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water flow direction in australia

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  • water flow direction in australia

    ok guys...big discussion at work. for you guys down under. if you have a standing body of water in a sink and you pull out the plug. which direction does the water drain? clockwise or counter clockwise
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  • #2
    Re: water flow direction in australia

    Depends on which side of the equator ur'e standing, here in Sweden it runs clockwise.
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    • #3
      My friend is down in Australia for IQP (a form of study abroad at our school), and he said the first thing he did when they got of the plane was go to the bathroom and fill up the sink. The water does indeed go the opposite way than it does up here. (In MA). He did say that it is kinda easy to make it go the right way by swirling your finger tho.
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      • #4
        the texture of the basin can also effect the flow
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        • #5
          well thanks guys!
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          • #6
            This reminds of that episode of the simpsons where bart phones someone in australia to check which way the water flows.
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            • #7
              I just had to go and check. Counter-clockwise.
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              • #8
                Reminds me of an X-Files episode.

                FYI ... It's called the Coriolis Effect (but it's a weather term used loosely in this case)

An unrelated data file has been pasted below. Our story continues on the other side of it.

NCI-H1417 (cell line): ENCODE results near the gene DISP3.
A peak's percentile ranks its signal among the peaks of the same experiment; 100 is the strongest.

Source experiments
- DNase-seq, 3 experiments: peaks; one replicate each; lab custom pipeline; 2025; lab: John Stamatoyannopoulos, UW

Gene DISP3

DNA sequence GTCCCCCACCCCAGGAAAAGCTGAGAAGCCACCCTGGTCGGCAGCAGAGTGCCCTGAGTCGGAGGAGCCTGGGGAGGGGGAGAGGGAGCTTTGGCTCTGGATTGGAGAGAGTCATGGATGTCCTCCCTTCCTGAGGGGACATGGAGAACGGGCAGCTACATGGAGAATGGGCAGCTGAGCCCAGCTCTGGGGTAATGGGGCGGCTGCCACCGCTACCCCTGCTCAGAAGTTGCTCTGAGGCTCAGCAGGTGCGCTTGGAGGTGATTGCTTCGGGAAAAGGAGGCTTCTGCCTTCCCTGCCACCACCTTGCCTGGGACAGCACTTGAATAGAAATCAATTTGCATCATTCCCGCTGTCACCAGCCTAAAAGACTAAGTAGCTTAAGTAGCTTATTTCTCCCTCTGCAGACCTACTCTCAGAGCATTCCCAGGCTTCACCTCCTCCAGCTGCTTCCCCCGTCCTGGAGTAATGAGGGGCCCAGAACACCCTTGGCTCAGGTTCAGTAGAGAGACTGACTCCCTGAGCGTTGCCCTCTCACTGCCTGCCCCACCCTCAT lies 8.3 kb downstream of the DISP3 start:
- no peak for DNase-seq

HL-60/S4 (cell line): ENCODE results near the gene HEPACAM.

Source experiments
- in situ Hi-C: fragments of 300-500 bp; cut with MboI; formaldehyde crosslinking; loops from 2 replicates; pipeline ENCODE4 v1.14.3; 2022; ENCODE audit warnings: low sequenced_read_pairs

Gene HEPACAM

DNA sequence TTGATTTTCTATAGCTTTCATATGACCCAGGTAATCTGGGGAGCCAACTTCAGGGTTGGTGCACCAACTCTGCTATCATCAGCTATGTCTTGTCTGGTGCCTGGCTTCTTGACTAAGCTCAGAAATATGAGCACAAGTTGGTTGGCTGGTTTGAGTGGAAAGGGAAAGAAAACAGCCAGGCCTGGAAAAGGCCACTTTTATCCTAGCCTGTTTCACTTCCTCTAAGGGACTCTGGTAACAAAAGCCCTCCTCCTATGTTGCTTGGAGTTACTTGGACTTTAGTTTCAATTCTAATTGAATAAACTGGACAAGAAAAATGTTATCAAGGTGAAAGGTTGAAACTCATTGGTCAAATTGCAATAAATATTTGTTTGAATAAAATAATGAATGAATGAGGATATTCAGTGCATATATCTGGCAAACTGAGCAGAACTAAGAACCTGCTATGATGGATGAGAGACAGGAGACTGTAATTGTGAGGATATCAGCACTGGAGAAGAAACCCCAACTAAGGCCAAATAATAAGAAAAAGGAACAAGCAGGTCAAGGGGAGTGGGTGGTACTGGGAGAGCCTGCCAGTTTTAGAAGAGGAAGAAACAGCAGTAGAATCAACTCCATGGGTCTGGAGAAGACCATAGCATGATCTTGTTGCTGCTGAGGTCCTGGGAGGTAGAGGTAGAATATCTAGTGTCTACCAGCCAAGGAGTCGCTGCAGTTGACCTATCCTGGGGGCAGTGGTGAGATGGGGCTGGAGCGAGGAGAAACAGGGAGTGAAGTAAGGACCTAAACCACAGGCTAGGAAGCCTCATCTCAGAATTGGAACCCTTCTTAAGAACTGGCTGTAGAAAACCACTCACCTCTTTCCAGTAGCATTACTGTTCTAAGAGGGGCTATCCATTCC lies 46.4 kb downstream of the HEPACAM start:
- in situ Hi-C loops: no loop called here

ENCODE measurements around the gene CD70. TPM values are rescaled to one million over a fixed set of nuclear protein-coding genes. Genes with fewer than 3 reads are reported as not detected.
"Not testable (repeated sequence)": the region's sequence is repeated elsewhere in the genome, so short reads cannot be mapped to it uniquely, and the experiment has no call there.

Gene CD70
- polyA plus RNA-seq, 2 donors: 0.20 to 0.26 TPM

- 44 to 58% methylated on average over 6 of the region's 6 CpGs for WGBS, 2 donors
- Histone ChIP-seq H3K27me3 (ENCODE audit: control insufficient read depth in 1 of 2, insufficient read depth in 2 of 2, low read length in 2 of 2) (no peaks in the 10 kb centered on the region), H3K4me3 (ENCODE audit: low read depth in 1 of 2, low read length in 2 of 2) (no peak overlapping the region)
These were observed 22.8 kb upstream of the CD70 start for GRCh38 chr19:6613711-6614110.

http://www.ems.psu.edu/~fraser/Bad/BadCoriolis.html

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                • #9
                  So which way does it spin if you are ON the equator?

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                  • #10
                    It doesnt. A Swedish radio station called some ppl and found out
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                    • #11
                      This is an old "urban legend".

                      Water will swirl in whatever direction the pipework, underneath the sink is angled to.

                      Toilets swirl in a certain direction, depending on how the water jets are aimed.


                      Think about it. If there was a centrifugal force on all objects (including water), then you should be able to see all objects react to it.

                      A glass full of water should be slowly swirling on its own. Dust should be swirling. Placing a piece of paper or a feather in water should cause it to rotate. But it doesn't, since all the objects on earth already have the same centrifugal force on them, and are not accelarating in reference to each other.


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                      • #12
                        and when you simply drill a hole in a box and fill it up?
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                        • #13
                          I believe the residual currents you created while filling it up will usually dictate which way it flows. Currents based on water temperature can do this as well.

                          The Coriolis Effect has such a little effect on something like this that other effects usually cause the route of the flow. If you could completely stabilize the water then yes it would always flow one direction depending on which side of the equator.
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